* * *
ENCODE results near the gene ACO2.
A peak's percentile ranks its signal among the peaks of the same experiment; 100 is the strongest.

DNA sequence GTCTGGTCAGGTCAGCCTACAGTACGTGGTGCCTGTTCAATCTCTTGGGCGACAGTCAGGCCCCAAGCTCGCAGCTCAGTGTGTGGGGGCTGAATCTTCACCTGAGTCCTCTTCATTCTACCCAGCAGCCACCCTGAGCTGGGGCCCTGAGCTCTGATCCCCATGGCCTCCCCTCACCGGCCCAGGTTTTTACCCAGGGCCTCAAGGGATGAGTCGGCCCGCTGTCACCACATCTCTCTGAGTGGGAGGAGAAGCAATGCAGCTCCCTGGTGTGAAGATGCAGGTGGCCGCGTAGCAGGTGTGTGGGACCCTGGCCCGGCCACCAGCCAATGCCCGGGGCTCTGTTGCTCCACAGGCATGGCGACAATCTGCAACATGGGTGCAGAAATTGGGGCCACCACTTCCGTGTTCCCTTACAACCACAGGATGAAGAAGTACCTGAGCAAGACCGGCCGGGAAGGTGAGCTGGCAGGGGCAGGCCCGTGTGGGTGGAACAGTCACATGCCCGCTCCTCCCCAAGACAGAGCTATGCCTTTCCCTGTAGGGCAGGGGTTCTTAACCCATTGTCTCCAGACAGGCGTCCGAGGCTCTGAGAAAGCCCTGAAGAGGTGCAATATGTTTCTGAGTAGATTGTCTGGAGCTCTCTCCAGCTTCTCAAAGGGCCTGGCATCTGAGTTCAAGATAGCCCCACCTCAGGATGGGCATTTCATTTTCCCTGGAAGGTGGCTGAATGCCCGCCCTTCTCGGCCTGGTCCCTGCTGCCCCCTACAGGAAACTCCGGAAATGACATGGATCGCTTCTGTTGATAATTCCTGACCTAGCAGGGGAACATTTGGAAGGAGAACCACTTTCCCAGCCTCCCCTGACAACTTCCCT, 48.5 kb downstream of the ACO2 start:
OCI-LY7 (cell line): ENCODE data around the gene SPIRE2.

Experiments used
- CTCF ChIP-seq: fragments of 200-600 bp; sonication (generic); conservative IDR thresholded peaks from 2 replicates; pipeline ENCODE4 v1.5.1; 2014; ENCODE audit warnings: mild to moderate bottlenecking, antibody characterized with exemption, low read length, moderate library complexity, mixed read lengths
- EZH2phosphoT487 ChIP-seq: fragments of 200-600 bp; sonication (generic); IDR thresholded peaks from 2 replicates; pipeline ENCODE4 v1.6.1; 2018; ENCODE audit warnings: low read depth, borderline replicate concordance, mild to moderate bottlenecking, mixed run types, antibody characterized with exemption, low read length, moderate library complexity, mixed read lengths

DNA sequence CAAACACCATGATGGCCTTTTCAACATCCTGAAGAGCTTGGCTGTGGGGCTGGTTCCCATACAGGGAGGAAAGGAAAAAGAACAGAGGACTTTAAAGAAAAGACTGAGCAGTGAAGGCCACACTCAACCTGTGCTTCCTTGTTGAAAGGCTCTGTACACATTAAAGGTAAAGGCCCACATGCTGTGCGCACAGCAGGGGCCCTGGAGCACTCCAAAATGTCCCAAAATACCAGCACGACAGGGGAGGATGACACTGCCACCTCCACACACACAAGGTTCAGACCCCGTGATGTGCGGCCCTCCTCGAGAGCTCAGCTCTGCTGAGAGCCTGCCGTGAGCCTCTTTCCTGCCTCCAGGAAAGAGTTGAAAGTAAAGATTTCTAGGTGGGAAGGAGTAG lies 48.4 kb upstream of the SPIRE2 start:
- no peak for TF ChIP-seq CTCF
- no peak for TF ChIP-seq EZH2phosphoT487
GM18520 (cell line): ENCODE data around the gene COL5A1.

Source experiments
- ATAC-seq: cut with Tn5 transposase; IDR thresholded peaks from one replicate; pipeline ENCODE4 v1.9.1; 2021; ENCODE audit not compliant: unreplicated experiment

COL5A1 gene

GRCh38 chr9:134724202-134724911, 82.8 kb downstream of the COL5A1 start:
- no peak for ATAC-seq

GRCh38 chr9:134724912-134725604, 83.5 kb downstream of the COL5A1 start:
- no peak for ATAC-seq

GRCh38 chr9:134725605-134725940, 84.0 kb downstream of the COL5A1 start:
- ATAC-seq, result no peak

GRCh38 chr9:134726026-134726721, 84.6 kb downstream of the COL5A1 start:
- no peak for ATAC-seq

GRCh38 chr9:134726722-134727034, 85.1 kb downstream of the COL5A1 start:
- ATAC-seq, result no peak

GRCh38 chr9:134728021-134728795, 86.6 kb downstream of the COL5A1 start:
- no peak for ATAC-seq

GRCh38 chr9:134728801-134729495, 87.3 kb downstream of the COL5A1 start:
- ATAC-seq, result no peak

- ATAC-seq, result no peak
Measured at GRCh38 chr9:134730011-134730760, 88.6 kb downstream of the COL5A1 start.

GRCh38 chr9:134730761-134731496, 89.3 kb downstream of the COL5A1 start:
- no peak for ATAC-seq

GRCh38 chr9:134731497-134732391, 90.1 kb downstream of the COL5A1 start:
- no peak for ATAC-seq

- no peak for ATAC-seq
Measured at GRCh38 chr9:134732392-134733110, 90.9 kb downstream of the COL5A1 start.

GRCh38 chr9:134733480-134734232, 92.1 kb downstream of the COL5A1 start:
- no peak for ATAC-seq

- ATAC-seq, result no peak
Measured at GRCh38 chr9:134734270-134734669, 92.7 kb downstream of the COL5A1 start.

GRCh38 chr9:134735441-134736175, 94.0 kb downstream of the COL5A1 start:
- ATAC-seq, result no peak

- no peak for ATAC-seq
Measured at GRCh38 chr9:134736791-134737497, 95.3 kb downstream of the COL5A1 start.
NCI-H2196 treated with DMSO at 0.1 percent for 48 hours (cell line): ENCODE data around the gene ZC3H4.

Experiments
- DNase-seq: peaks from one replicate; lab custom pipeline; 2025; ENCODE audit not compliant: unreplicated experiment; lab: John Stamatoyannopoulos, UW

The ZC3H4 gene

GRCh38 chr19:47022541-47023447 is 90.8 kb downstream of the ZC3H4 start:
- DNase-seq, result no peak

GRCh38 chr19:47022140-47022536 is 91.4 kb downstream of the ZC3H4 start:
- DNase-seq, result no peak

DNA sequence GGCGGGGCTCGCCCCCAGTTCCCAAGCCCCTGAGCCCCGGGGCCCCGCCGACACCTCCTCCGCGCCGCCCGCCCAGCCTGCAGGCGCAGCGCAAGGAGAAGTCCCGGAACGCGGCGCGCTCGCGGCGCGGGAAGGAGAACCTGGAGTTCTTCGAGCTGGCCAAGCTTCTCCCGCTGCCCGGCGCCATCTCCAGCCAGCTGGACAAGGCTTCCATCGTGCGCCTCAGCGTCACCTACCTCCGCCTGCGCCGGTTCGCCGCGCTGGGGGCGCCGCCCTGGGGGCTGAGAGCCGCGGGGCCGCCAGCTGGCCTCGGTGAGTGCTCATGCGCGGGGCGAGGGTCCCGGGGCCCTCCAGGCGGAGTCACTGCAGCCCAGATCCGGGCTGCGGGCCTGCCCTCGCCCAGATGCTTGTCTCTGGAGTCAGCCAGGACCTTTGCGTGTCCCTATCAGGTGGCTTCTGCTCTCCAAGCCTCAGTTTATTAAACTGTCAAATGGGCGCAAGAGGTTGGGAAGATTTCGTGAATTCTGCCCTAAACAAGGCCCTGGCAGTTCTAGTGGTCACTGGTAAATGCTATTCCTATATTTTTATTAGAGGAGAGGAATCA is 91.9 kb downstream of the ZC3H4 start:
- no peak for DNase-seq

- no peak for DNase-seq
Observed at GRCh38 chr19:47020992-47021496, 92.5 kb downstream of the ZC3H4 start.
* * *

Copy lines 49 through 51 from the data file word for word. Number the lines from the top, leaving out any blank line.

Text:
GRCh38 chr19:47022541-47023447 is 90.8 kb downstream of the ZC3H4 start:
- DNase-seq, result no peak

GRCh38 chr19:47022140-47022536 is 91.4 kb downstream of the ZC3H4 start: